Justice Department: Agency cannot require proof of citizenship on federal voter registration forms
TOPEKA — The U.S. Justice Department on Monday sided with plaintiffs in a lawsuit seeking to block a federal agency from requiring Kansas voters to show proof of U.S. citizenship to register to vote using a federal form.
"The United States concedes that, because the challenged actions were not made on the basis of the (National Voter Registration Act’s) 'necessity' criterion, defendants cannot succeed on the merits," the Justice Department said.
Under the NVRA, also known as the federal "motor voter" law, the Department said, the EAC's executive director, Brian Newby, did not make the required finding that the amended form is “necessary to enable the appropriate State election official to assess the eligibility of the applicant and to administer voter registration and other parts of the election process.”
Meanwhile, though, the conservative Public Interest Legal Foundation filed a motion seeking to intervene in the case to defend the EAC's action.
“The Obama Justice Department has shown a clear hostility towards ensuring voter integrity,” said J. Christian Adams, president and general counsel for the Foundation. “Non-citizens have participated in American elections and instead of seeking to prevent it, the Department of Justice enables it. Too much is at stake in 2016 to allow this to continue.”
Both documents were filed in response to a lawsuit by the American Civil Liberties Union, the League of Women Voters and other state and national voting rights advocates who are seeking to block the U.S. Election Assistance Commission from issuing federal voter registration forms that would require voters in Kansas and two other states to show proof of citizenship.
On Saturday, speaking at the Kansas Republican Party's state convention in Overland Park, Secretary of State Kris Kobach said he would also seek to intervene in the case, and he referred to the ACLU and League of Women Voters as "communists."
Kansas law currently requires voters to show proof of citizenship to register, but until recently that only applied to voters who attempted to register using the state's voter registration form.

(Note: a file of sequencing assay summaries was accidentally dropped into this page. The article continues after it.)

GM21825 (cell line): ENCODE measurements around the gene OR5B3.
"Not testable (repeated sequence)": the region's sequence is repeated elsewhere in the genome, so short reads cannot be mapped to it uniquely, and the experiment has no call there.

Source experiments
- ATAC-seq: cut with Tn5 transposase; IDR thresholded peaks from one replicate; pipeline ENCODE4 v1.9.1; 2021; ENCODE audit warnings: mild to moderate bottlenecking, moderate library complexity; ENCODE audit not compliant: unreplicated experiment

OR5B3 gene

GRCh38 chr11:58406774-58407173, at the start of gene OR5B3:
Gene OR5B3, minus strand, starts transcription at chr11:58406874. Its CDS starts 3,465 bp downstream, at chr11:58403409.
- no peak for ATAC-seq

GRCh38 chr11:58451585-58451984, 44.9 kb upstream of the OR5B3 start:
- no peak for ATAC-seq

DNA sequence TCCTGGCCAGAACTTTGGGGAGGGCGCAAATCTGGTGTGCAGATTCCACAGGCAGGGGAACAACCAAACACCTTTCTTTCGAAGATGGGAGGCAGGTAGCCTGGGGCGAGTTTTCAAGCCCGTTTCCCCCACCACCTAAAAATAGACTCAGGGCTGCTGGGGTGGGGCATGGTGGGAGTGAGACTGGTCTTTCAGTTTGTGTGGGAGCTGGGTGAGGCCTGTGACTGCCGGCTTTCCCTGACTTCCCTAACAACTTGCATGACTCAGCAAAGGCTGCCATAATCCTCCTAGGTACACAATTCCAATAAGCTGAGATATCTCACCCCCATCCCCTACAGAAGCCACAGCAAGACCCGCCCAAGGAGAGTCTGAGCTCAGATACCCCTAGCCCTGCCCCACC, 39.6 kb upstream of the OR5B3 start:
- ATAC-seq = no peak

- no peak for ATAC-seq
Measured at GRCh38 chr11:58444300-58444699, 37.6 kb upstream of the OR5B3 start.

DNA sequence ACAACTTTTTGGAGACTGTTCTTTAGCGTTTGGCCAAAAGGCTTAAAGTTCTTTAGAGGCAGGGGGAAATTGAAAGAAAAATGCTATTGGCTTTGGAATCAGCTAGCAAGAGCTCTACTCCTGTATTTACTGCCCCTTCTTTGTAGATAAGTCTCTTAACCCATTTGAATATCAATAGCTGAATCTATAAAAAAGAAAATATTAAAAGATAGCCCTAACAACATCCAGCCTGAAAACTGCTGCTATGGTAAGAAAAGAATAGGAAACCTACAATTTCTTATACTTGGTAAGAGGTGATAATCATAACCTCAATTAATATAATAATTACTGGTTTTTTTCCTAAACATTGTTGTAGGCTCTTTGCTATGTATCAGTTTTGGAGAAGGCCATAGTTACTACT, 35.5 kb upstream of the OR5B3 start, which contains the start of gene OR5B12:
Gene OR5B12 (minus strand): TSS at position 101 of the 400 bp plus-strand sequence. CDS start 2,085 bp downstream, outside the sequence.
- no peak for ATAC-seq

The EAC initially declined to provide Kansas and other states with amended federal registration forms. The 10th Circuit Court of Appeals upheld that decision, and last year the U.S. Supreme Court declined to review the case.
In 2014, Kansas Secretary of State Kris Kobach, who championed the proof of citizenship law, implemented a policy allowing voters who registered using the federal form to vote only in federal elections. The only people allowed to vote in state and local races were people who registered using the state form.
In January, though, a district court judge in Topeka struck down that policy, saying Kobach had no legal authority to maintain separate voter registration rolls or administer "bifurcated" elections. That case is now on appeal.
A few weeks later, though, EAC's new executive director, Brian Newby, acted unilaterally to grant requests from Kansas, Alabama and Georgia to provide them with amended federal forms asking for proof of citizenship.
Before being hired at the EAC, Newby had been Kobach's appointed election commissioner in Johnson County.
The lawsuit challenging Newby's action is pending in U.S. District Court in Washington, D.C.
Two other federal lawsuits challenging the proof of citizenship law are pending in federal court in Kansas. Those include a suit by former state Rep. Paul Davis and other attorneys seeking to overturn the proof of citizenship law as unconstitutional.
Another suit, filed by the ACLU, seeks to block the Department of Revenue's Division of Vehicles from using the state form when people register to vote as they're applying for or renewing their driver's license.